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Bargain Homes, Beach Homes, & Buying Mistakes

Homeownership certainly isn’t a cheap decision 🤑. In a shocking 71% of the country, the average family 👨‍👩‍👧‍👧 cannot afford a home 🙅‍♀️, according to CBS News. Many first-time and prospective homebuyers are rethinking 🤔 their big-city dreams — and for good reason, as millennials find themselves unable to cover the ever-rising housing costs 💸 that come with living in a metropolitan area 🌆.



It’s not just first-time buyers who make mistakes when buying a new abode. It’s easy to overstretch financially 💲 or to overlook 🙈 something you shouldn’t when you see a new home you’d love to own. From buying furniture 🛋 for a home you don’t yet own to presenting an earnest money deposit check that’s not in your name, real estate and loan professionals have seen buyers make common mistakes all the time. Here are 11 home-buying mistakes 😫 and how to avoid them.


Owning a home on or near the water 🌊 never seems to go out of style. “You can live in a scenic setting, be out on a boat 🚤 and enjoy a beach 🏖 or another body of water, even if you don’t swim 🏊‍♂️” said Danielle Hale, the chief economist for Realtor.com. Waterfront homes may be even more coveted during the pandemic 🦠. According to data 📊 from Sotheby’s International Realty, searches 🕵️‍♂️ for these properties on its site increased ↗️ by 72 percent from January to Sept. 23, compared with the similar period in 2019.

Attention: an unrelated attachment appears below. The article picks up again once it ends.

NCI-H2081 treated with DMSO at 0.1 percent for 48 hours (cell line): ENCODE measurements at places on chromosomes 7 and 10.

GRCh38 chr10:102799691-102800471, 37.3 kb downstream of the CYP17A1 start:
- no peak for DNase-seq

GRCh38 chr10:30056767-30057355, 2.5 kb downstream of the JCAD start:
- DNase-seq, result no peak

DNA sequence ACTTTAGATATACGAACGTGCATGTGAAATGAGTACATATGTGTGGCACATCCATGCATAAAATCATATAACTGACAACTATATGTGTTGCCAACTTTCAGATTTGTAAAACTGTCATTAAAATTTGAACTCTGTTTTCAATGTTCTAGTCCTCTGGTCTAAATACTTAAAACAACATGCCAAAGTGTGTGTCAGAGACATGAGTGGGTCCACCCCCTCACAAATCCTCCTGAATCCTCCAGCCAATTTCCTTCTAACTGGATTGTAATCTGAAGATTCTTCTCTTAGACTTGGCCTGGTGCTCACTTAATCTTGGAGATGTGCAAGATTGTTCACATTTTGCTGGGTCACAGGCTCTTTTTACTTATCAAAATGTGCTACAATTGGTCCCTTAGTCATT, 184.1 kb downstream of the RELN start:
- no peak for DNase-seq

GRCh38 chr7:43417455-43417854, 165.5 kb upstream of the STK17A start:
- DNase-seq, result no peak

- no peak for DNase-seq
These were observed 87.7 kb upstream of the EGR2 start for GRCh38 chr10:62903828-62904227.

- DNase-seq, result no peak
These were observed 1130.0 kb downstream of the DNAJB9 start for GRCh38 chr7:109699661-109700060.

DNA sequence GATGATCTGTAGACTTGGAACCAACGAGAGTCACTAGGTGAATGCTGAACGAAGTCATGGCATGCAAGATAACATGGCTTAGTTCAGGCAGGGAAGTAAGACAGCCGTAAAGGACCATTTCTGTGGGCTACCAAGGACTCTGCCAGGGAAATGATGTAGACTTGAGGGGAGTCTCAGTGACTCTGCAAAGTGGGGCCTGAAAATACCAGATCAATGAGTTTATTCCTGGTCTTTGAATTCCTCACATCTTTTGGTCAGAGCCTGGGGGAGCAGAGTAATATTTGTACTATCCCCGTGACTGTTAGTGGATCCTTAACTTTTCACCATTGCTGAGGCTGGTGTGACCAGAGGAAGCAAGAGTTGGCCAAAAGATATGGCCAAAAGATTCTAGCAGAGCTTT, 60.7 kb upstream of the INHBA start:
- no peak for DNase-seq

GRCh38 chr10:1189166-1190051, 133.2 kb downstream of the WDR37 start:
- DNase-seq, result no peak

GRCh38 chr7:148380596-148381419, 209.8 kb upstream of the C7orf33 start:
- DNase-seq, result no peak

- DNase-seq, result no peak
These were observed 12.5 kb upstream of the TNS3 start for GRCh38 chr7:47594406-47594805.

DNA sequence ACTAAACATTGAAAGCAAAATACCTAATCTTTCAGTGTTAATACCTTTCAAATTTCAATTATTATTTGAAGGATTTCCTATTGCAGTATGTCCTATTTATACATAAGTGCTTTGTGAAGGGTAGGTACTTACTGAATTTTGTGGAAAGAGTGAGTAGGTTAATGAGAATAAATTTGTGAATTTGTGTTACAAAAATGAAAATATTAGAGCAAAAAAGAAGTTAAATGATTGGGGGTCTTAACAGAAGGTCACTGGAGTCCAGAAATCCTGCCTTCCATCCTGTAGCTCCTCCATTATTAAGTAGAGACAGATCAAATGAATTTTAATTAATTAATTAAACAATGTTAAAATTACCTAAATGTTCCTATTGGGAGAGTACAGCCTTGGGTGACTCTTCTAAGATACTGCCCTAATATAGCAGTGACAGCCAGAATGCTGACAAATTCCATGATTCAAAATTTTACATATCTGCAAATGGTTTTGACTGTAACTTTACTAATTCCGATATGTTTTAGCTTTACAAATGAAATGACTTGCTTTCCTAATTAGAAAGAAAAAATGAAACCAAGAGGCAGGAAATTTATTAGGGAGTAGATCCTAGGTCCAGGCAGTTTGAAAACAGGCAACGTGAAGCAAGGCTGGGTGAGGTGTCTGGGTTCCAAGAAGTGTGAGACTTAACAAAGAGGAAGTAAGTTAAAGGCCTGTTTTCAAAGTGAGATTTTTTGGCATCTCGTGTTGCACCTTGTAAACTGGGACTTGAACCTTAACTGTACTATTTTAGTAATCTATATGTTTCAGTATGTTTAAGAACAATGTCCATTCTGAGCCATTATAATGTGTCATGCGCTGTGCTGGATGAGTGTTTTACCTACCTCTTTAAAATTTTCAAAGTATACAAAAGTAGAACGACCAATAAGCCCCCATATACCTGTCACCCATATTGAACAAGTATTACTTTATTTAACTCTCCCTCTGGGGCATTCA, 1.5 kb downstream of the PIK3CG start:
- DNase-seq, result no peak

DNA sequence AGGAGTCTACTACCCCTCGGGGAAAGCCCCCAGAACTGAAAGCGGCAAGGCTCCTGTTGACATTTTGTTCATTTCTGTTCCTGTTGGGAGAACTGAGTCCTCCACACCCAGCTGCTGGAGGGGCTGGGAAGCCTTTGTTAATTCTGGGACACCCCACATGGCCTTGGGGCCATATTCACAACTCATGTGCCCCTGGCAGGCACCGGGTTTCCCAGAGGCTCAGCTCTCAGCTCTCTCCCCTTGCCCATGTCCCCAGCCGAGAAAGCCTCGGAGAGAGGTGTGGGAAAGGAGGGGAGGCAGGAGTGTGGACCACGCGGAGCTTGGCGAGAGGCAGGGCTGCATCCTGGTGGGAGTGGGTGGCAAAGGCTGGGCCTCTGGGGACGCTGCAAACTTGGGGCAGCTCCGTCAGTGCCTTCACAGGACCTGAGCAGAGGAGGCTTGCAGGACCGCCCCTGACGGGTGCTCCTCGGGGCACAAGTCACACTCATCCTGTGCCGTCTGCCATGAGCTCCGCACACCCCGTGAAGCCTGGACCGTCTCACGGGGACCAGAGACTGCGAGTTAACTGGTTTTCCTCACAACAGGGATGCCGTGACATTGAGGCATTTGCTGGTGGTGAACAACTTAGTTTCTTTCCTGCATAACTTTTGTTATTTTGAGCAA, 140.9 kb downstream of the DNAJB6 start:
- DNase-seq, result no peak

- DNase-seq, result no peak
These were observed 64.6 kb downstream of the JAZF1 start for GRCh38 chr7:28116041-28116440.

People tend to think that real estate investing is passive. But that couldn't be further from the truth, according to landlord Becky Nova. In her experience, being a landlord 🏢 is best suited for certain types of people. "I think it's important for people to always invest in things that they understand. If you are going to invest in real estate, you need to know your numbers 🔢, and you need to understand people 👨‍👩‍👧," says Nova, a real estate investor who owns 10 properties 🏘.


Your home might be your biggest asset — and yet, you could be inadvertently making it less valuable 📉. Some updates and renovations can backfire 🔙💥 when it comes time to sell 💵. “What I have seen a lot of people do is rip out a closet,” 🚪 says Steven Gottlieb, a licensed real estate salesperson with Warburg Realty Partnership in New York City 🗽. Where he works, in Manhattan and Brooklyn, space is at a premium 💰. That means eliminating a closet can be a costly mistake 😟.



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